2019.05.02 13:38

Jewish students to protest against Jonas Noreika in front of Lithuanian consulate in New York

Benas Gerdžiūnas, 2019.05.02 13:38

US Jewish organisation Rambam Mesivta has called for a protest in front of the Lithuanian consulate in New York on May 2, the Holocaust Memorial Day.

Silvia Foti, granddaughter of Jonas Noreika, has also urged Lithuania “to remove all honors awarded to my Grandfather”, and called on Lithuanians to sign a petition.

The protest on May 2 is due to start at 13:00 local time (20:00 Lithuanian time), and according to a press release by Rabbi Zev Meir Friedman, around “200 students from Rambam Mesivta high school will be rallying outside the Lithuanian consulate” to protest “Lithuania's continued Holocaust distortion”.

Rambam organisation runs an accredited, religious Jewish school in the US, established in 1991.

Its headmaster, Rabbi Zev Meir Friedman, has previously staged protests with his students in front of Polish embassy in the US, and has also encouraged his students to enlist in the Israeli Defence Forces.

Silvia Foti, Jonas Noreika granddaughter, published a controversial article on an US-based outlet in July, 2018, claiming “My grandfather wasn't a Nazi-fighting war hero – he was a brutal collaborator”.

The publication subsequently reignited the debate on Holocaust legacy in Lithuania, which continues to be a controversial topic in the country.

Jonas Noreika, otherwise known as General Storm (Generolas Vėtra) is a controversial figure both in Lithuania and abroad.

In the wake of the Soviet occupation of Lithuania 1940, Jonas Noreika joined the Lithuanian Activist Front (LAF) which organized an anti-Soviet uprising and sought to establish a provisional government when the Nazis pushed out the Russians in 1941.

Noreika was appointed chief of Šiauliai District, where he signed documents under Nazi orders establishing a Jewish ghetto in Žagarė, where 2,236 people were later killed.

Noreika was subsequently arrested by the Nazis and sent to Stutthof concentration camp, but when the Soviets recaptured Lithuania, he joined the anti-Soviet resistance, was arrested in 1946 and executed the following year.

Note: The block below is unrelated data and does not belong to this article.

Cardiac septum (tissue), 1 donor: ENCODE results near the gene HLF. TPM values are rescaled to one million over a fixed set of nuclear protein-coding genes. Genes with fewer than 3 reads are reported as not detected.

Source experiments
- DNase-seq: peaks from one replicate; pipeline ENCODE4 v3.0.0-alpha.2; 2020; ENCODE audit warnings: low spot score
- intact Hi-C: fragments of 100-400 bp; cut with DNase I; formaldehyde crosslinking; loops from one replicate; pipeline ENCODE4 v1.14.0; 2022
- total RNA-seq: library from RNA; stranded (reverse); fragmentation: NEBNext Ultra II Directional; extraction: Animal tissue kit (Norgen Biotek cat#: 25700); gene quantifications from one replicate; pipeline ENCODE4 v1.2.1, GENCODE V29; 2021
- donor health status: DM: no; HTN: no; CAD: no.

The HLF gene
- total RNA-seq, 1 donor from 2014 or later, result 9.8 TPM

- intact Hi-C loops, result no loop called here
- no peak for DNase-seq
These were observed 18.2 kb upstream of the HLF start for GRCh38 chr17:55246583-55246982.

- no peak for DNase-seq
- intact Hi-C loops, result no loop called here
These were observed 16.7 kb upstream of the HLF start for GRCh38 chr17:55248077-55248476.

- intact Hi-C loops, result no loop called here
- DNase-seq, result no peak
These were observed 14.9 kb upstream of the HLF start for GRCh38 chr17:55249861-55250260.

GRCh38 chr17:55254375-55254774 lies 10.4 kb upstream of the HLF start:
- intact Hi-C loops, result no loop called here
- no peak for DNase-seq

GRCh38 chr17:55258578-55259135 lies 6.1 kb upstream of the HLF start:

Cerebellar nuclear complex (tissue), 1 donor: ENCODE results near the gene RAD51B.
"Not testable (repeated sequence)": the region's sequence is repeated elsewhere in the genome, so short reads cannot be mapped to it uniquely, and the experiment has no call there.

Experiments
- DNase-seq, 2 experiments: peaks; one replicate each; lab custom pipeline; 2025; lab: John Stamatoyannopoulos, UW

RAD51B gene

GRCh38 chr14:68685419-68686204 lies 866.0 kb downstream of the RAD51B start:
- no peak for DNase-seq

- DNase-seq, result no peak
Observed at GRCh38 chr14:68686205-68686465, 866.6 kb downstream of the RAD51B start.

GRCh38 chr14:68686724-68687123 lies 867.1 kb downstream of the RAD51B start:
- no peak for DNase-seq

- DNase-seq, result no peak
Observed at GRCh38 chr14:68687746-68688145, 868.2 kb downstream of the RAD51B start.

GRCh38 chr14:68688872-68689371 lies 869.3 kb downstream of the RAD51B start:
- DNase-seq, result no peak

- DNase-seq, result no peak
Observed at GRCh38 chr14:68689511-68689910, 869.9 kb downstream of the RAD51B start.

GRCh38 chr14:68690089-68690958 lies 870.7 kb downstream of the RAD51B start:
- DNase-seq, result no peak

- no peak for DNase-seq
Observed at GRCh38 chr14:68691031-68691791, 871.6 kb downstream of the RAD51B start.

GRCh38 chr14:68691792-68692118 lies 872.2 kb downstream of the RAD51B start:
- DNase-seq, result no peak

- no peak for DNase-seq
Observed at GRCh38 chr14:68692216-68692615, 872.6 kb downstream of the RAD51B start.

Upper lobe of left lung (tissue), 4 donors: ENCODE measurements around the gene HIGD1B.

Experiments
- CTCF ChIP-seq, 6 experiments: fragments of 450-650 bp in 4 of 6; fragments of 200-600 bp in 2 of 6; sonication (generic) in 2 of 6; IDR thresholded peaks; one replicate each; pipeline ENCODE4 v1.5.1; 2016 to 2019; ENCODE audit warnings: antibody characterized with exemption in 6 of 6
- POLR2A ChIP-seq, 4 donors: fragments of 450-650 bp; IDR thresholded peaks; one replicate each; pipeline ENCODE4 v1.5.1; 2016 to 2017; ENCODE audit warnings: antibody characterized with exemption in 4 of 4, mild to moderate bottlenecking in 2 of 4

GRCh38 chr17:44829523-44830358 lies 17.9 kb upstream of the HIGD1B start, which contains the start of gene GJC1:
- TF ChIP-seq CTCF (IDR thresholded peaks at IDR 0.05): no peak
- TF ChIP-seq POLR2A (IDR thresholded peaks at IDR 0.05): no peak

As a partisan resistance leader, Noreika has been posthumously awarded state honours and memorialized, despite controversy surrounding his involvement in the Holocaust.

Most recently Stanislovas Tomas, a Lithuanian politician, smashed the plaque commemorating Jonas Noreika in Vilnius in April, 2019. The live-streamed action reignited the debate on Noreika, as well as landed more attention on the otherwise fringe politician’s campaign in the European elections.

This led to Lithuania’s presidential candidates discussing the issue in the run-up to the elections. Ingrida Šimonytė, one of the three front-runners, called for “an honest discussion [...] on what deserves to be evaluated differently”.

The other two leading candidates, Saulius Skvernelis and Gitanas Nausėda, confined their comments to condemning vandalism and calling for historians to issue their verdicts.

In 2015, the Genocide and Resistance Research Centre of Lithuania released a report, stating that “during the German occupation, Jonas Noreika did not take part in operations of mass murder of Jews” and that he was an active member of anti-Nazi resistance.

The Lithuanian Jewish Community condemned the report as “Holocaust revisionism”.

Meanwhile, defence-focused NGOs in Lithuania published a hawkish open-letter raising alarm over the perceived push to “increase tension in [Lithuanian] society” over the Jonas Noreika controversy on May 2.


Read more:
National hero and Nazi collaborator: WW2 leader divides opinion